Trent Reznor has had a battle with his old record company since going independent back in 2008. Ghosts, The Slip, and his new project How To Destroy Angels, were all critically well received by critics, but a majority of his fan base splits in different directions in regards to his works since 2005’s With Teeth album. He recently acquired the rights to his first album “Pretty Hate Machine” which dates back to 1989. He used to work as a janitor in a record studio, and he talked the owner into letting him use some of the recording equipment, and this was the result. The birth of Nine Inch Nails, and one of the most highly regarded industrial albums to surface.
This album is also a favorite of mine, from the concept to the inception. The songs are very dark, and the electronics are pulsing. I need not to review the 1989 classic album, however I do want to bring attention to the new updated remaster of Pretty Hate Machine which was finally released to the masses this past Tuesday.
Most people tend to have negative opinions about remastered albums, I don’t really understand why. It just depends on what your way of listening to music is. Sometimes when musicians make albums, especially when this was Trent Reznor’s first album as Nine Inch Nails, people become used to hearing the tracks a certain way. Most of the time, it’s usually just the vocals, bass, and drums which are most attended to by average music listeners. With the 2010 Remastered version of Pretty Hate Machine, Reznor wanted to bring the small details in the tracks, from the analog electronic instrumentation to the gloomy pads, and clicks of the drum machines into the forefront in today’s electronic music age. The result sounds downright gorgeous. The vocals have also been cleaned up, and the bass is much punchier and less muddy. All the tracks really shine with the production, particularly Down In It, Sin, Ringfinger, and Head Like A Hole. There is also a new unreleased track called “Get Down, Make Love” which sounds quite dated for Reznor now a days, but makes a nice addition to this remastered treat to bring a little more closure on this industrial classic.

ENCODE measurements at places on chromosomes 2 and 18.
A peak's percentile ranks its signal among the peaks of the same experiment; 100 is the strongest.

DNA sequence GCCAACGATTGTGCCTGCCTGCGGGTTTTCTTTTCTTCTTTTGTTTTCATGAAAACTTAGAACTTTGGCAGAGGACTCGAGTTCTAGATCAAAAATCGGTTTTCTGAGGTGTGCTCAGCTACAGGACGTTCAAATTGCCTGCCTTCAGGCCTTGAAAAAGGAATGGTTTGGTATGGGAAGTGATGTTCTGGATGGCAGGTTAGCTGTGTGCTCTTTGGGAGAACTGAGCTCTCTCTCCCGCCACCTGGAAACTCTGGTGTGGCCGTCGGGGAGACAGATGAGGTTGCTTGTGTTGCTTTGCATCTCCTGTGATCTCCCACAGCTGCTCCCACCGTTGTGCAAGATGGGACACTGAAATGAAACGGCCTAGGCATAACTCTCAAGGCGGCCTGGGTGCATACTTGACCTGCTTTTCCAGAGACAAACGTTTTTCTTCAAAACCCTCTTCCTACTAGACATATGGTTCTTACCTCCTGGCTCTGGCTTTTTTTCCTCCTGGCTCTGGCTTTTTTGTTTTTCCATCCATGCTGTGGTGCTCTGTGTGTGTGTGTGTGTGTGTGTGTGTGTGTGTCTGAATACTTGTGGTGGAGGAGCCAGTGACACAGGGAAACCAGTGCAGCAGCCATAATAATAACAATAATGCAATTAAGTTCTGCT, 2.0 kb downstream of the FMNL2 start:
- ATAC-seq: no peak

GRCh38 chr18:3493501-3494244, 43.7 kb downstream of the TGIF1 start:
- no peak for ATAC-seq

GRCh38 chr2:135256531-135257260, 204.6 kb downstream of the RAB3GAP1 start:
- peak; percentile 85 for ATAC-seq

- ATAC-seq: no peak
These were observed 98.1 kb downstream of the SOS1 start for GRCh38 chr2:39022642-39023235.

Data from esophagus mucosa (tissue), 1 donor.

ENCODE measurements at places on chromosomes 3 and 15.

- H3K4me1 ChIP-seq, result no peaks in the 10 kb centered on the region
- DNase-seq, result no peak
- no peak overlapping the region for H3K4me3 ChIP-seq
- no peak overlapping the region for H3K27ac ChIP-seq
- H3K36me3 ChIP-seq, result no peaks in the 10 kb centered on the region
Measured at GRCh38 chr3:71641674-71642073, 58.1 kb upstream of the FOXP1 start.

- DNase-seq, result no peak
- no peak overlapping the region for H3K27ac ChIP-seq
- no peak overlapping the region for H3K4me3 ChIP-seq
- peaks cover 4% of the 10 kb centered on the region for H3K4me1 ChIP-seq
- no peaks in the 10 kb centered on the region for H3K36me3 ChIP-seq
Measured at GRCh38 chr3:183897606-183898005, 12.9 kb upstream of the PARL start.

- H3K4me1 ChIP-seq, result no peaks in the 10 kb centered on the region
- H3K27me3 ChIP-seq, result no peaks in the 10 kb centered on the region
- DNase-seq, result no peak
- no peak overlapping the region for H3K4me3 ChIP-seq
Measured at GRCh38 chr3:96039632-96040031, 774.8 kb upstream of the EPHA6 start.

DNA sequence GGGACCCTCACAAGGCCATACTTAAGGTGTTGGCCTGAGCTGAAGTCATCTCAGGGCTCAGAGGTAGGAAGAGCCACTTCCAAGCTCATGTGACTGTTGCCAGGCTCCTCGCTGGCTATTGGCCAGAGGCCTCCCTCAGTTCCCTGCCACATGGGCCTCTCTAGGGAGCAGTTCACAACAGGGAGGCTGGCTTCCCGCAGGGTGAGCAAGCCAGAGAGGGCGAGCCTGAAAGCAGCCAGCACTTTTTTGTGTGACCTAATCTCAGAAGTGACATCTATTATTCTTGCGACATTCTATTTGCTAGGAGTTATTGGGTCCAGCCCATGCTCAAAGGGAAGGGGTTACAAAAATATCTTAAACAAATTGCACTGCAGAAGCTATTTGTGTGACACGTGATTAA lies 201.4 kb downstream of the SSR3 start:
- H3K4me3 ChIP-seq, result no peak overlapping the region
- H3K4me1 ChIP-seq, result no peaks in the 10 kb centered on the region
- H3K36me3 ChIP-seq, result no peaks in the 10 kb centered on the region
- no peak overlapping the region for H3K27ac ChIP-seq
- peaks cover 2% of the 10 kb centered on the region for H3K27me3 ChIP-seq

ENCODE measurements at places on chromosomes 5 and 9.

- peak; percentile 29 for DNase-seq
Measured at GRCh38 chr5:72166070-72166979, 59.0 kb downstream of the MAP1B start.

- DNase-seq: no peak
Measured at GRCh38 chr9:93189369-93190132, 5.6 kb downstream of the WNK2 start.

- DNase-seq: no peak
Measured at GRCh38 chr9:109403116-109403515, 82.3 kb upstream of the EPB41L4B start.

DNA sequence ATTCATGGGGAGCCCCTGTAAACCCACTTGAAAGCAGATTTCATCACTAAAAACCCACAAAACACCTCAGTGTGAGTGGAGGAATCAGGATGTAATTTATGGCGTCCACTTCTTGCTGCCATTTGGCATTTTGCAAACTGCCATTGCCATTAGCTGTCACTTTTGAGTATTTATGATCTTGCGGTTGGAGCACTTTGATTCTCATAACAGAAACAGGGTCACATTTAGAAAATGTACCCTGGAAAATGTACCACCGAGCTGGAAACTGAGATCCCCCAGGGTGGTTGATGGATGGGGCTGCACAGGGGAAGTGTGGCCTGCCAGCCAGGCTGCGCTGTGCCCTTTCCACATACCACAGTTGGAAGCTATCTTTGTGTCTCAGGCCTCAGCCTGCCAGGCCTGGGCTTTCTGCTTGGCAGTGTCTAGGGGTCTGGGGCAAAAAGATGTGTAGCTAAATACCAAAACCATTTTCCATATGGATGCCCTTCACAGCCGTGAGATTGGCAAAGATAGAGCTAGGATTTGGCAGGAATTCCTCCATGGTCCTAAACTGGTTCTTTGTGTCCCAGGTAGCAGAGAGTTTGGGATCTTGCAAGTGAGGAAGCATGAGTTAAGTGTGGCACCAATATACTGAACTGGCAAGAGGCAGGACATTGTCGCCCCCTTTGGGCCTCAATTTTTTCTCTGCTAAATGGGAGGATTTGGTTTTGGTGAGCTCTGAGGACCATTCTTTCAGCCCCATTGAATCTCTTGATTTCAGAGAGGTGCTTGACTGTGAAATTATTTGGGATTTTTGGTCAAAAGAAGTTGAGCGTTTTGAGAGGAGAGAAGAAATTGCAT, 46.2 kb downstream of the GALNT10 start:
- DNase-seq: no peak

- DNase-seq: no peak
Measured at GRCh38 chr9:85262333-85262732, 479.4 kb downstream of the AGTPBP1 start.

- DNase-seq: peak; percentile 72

So I just want to make it clear, that sometimes it is perfectly good to hear a remastering of a classic album, particularly if it is put in high quality or surround sound. Reznor is a firm believer of lossless audio, and quality sounds, which makes his music sound so cutting edge. He’s one of the few in the electronic music scene that can preach longevity and also remain on top with cutting edge sounds and innovative live shows.
So yes, I would advise purchasing this album on CD, so you can have the option of exporting the audio into iTunes as an Apple Lossless Audio file. For this record sound quality is tip top, and you will be pleased to hear real hi-fi audio in action. I was up above it, but now I’m down in it!
Nine Inch Nails- Ringfinger (Remastered)
Check out the website for Pretty Hate Machine on nin.com!